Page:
With this model, the vendor doesn’t want a lot of hardware churn; churn drives up costs, and revenues are fixed because they’re tied to something outside the control of the vendor like the number of users. With a services model, you want extremely high reliability, extremely low hardware churn, and as much automation as possible. Because you want as high a margin as you can get from your now services-revenue-based firm.
On the positive side, this makes the revenue very stable and able to survive short-term adverse economic events like the ongoing pandemic. It also helps with sustainability because you want to leave hardware in place as long as it is practical. And, because the client is locked into a contract, you have some flexibility concerning how much initial cost you put into the hardware. You can then spread that cost over the term of the contract, thus allowing for designs that are easier to recycle.
As implemented now, you’d have low-cost client hardware tied to a cloud service, all wrapped with monthly payments that included the cost of the hardware. Upgrades would mainly happen in the cloud and be driven by a need to remain competitive with rival services. This highlights the need for competition because if one vendor becomes over-dominant, it can accelerate downsides.
For example, services revenue is spread over years, so just as it doesn’t move down very quickly, it doesn’t move up very fast, either. That is, unless you decide the sell the hardware – providing a big incentive for a departing CEO to spike their bonus by selling hardware and breaking the model. It can also lead to a vendor thinking their customers can’t move and mining those customers for revenue. That eventually breaks the model due to a customer revolt. (For some reason, customers don’t like being treated like a money mine.)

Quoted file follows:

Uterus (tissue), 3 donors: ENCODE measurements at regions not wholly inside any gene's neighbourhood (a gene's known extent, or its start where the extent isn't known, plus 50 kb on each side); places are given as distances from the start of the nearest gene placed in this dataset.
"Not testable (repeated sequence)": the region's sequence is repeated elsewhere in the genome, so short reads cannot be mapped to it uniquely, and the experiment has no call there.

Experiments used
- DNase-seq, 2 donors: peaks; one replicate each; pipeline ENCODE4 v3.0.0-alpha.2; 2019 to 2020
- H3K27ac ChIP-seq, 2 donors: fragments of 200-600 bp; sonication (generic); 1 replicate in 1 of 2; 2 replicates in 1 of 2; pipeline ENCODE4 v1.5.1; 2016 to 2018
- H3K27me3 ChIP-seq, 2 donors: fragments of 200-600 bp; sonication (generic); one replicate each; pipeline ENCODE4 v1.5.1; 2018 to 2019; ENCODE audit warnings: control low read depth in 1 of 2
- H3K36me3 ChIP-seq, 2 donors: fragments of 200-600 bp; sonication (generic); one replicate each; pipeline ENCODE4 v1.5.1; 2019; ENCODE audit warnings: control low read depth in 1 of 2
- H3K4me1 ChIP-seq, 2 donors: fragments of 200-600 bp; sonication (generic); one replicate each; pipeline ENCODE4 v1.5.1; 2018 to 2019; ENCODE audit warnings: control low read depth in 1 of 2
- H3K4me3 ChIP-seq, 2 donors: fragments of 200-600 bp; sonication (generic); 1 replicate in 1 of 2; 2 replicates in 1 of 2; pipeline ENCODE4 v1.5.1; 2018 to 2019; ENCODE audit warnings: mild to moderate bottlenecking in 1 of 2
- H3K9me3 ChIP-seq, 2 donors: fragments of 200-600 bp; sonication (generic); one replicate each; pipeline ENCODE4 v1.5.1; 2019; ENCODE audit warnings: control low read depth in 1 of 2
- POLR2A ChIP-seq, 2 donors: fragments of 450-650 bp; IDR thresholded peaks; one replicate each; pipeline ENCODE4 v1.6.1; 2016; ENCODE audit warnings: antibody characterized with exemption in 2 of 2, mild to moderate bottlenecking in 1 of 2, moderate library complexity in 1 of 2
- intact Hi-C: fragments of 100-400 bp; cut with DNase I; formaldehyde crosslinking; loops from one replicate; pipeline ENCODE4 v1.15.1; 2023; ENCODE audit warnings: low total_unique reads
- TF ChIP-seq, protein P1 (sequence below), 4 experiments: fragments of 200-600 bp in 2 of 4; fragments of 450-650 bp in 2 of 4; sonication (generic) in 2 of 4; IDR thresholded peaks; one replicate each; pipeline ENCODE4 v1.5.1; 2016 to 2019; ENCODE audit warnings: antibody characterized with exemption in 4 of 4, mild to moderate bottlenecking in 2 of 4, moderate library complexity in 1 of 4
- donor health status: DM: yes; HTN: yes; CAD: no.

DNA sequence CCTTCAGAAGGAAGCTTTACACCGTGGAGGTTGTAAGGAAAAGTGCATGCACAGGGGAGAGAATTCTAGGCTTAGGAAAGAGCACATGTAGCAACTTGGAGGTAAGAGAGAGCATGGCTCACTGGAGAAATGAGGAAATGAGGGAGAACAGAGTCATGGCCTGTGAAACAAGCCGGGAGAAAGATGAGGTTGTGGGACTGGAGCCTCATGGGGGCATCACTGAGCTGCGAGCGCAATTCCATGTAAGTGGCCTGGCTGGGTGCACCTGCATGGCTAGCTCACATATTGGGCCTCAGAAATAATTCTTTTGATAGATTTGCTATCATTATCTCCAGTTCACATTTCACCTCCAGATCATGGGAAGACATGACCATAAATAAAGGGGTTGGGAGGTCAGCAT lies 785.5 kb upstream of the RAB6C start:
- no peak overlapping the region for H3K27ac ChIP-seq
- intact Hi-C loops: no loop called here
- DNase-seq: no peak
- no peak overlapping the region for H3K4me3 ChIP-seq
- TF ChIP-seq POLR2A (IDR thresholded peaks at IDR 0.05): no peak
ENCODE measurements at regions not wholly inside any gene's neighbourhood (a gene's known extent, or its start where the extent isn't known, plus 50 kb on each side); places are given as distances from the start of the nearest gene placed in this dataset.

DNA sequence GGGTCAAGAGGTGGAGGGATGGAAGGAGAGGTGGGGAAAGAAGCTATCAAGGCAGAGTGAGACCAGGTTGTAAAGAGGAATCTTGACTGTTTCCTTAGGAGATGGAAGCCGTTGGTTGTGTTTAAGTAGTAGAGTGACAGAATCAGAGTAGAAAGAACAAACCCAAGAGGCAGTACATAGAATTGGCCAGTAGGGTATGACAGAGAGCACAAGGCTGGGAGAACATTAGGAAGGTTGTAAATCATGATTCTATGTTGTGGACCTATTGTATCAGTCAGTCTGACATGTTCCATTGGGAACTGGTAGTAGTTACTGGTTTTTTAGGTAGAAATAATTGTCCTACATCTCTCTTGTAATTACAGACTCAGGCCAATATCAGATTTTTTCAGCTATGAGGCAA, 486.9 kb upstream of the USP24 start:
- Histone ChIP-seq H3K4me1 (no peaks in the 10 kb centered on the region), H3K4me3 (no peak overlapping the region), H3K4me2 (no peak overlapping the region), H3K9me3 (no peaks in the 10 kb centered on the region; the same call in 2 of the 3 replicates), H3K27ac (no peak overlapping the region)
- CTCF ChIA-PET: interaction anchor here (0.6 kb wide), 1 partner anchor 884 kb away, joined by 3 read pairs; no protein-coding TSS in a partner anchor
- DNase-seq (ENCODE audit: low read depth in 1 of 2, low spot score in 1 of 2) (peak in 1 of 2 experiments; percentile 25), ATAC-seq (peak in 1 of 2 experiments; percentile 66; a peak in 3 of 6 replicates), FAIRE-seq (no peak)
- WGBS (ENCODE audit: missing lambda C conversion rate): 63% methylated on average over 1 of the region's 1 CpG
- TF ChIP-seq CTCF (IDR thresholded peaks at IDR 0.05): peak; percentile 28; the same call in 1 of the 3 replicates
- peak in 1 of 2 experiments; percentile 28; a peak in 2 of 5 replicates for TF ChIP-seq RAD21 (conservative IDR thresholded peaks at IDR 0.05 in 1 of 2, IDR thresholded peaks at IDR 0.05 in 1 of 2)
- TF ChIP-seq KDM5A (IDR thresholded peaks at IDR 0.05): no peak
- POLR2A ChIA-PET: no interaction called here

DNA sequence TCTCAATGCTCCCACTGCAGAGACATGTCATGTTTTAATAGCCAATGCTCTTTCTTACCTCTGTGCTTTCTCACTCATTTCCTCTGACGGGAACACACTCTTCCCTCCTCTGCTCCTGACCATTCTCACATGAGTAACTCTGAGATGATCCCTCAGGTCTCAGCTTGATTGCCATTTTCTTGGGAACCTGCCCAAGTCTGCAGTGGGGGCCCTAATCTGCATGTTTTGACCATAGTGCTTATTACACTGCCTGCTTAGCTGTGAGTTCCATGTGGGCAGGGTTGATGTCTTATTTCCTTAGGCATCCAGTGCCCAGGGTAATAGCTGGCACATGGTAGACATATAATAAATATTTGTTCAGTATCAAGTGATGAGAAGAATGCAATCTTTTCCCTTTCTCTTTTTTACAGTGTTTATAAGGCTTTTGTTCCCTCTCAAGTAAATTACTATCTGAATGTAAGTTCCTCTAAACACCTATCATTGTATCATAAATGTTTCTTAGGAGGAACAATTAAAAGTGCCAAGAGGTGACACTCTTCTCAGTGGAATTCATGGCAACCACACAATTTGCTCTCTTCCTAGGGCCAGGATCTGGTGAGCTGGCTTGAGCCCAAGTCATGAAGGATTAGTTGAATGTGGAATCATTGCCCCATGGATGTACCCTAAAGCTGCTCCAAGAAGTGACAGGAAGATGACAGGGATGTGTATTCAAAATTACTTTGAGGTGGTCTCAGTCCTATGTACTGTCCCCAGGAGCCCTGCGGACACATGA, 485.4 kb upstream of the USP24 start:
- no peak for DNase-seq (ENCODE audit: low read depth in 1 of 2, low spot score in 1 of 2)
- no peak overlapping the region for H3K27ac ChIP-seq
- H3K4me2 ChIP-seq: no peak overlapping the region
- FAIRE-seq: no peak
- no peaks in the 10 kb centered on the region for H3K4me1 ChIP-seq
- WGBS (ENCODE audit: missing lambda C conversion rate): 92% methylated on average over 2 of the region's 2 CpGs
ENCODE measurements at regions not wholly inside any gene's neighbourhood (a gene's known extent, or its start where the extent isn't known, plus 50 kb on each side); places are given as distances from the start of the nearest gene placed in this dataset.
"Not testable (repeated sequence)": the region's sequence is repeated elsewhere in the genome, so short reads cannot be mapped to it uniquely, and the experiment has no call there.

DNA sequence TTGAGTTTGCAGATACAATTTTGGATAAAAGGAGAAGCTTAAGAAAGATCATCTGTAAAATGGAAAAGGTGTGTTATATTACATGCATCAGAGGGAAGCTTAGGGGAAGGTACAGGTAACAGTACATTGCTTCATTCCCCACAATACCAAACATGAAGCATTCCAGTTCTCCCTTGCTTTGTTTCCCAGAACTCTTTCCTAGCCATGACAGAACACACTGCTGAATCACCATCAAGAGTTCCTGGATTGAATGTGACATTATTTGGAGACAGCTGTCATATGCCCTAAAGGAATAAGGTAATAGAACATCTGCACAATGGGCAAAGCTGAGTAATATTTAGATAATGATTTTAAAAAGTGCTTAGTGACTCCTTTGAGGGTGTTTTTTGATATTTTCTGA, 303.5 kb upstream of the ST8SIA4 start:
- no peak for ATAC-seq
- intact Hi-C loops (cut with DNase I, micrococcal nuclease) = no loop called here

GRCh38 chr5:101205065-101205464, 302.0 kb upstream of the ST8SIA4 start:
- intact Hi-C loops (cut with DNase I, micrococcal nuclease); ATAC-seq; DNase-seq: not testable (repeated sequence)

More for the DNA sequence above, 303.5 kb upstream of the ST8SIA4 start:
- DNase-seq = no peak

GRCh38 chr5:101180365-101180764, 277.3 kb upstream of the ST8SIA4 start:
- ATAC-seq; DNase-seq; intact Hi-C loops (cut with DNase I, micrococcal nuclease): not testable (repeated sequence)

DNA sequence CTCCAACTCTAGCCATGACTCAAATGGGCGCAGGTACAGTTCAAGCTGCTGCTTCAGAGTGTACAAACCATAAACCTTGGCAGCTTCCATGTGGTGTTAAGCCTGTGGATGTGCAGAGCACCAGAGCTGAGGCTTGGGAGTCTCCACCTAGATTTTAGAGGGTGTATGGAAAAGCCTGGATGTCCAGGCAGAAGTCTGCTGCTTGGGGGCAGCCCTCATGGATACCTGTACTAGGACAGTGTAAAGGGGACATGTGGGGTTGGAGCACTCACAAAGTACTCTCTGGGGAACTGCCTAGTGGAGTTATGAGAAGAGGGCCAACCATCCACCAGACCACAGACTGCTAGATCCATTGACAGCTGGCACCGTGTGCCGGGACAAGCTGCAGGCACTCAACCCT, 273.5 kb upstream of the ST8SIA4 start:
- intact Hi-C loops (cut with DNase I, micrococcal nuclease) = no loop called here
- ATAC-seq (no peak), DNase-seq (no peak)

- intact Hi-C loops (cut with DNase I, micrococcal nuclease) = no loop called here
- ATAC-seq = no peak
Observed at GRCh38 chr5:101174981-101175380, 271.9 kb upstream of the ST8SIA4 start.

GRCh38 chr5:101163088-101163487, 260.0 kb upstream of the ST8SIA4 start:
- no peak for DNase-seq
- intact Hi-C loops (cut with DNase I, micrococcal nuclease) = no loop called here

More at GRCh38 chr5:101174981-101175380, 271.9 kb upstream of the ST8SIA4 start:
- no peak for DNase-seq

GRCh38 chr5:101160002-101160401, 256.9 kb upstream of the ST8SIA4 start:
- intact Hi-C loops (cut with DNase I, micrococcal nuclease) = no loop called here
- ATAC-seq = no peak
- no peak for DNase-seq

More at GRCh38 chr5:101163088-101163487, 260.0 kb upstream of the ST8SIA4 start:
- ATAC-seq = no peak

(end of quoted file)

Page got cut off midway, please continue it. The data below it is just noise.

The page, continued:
This exposure can be mitigated by policy, better CEO compensation plans, a robust internal audit organization and a CFO working to prevent this. In the end, this is a board-level effort. But most boards have proven unable, or more accurately, unwilling to do this historically.
PaaS could be the answer to our critical sustainability problem because it reverses most of the related financial disincentives to sustainable designs and creates incentives for reuse and extremely long service life. However, the economic temptation of the more common hardware sales model is tough to overcome. Making this stick requires a board that remains committed to both the PaaS model and high sustainability. But too many boards are dominated by financial types more focused on quarterly income.
Customers, and an increasing number of governments, not only want PaaS, they want more sustainable solutions. This preference could undoubtedly help this trend. But until we fix the board and CEO compensation problems, moving the industry to a sustained, dominant PaaS model will be nearly impossible.
Some vendors have found leadership that could drive this. But once that leader retires, unless the board and long-term CEO compensation issues are permanently addressed, there is a high probability the firm will again sacrifice sustainability and a steady revenue stream for a short-term sales spike – followed by a decline.